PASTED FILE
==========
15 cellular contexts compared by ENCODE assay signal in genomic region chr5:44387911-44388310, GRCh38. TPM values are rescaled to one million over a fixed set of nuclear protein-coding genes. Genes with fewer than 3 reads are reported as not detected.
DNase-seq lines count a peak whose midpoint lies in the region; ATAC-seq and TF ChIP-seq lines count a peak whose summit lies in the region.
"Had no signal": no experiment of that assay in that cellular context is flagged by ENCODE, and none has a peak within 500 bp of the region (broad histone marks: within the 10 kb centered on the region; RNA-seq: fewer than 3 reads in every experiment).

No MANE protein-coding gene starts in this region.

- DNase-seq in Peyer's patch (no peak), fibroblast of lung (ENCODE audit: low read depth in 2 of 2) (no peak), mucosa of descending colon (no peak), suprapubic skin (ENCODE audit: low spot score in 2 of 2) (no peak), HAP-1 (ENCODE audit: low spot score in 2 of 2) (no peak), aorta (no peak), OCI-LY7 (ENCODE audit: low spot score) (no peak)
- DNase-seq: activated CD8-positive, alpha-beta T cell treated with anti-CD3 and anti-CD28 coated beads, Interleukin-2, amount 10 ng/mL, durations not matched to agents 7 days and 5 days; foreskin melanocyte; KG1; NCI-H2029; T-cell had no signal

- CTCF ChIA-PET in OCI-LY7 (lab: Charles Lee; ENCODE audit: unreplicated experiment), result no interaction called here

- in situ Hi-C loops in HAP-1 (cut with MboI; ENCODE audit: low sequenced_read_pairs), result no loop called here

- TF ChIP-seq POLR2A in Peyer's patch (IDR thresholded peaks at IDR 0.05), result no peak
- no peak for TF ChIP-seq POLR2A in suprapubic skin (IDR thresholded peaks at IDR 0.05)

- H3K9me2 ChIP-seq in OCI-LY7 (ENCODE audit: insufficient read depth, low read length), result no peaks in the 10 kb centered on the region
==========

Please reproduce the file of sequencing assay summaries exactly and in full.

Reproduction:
15 cellular contexts compared by ENCODE assay signal in genomic region chr5:44387911-44388310, GRCh38. TPM values are rescaled to one million over a fixed set of nuclear protein-coding genes. Genes with fewer than 3 reads are reported as not detected.
DNase-seq lines count a peak whose midpoint lies in the region; ATAC-seq and TF ChIP-seq lines count a peak whose summit lies in the region.
"Had no signal": no experiment of that assay in that cellular context is flagged by ENCODE, and none has a peak within 500 bp of the region (broad histone marks: within the 10 kb centered on the region; RNA-seq: fewer than 3 reads in every experiment).

No MANE protein-coding gene starts in this region.

- DNase-seq in Peyer's patch (no peak), fibroblast of lung (ENCODE audit: low read depth in 2 of 2) (no peak), mucosa of descending colon (no peak), suprapubic skin (ENCODE audit: low spot score in 2 of 2) (no peak), HAP-1 (ENCODE audit: low spot score in 2 of 2) (no peak), aorta (no peak), OCI-LY7 (ENCODE audit: low spot score) (no peak)
- DNase-seq: activated CD8-positive, alpha-beta T cell treated with anti-CD3 and anti-CD28 coated beads, Interleukin-2, amount 10 ng/mL, durations not matched to agents 7 days and 5 days; foreskin melanocyte; KG1; NCI-H2029; T-cell had no signal

- CTCF ChIA-PET in OCI-LY7 (lab: Charles Lee; ENCODE audit: unreplicated experiment), result no interaction called here

- in situ Hi-C loops in HAP-1 (cut with MboI; ENCODE audit: low sequenced_read_pairs), result no loop called here

- TF ChIP-seq POLR2A in Peyer's patch (IDR thresholded peaks at IDR 0.05), result no peak
- no peak for TF ChIP-seq POLR2A in suprapubic skin (IDR thresholded peaks at IDR 0.05)

- H3K9me2 ChIP-seq in OCI-LY7 (ENCODE audit: insufficient read depth, low read length), result no peaks in the 10 kb centered on the region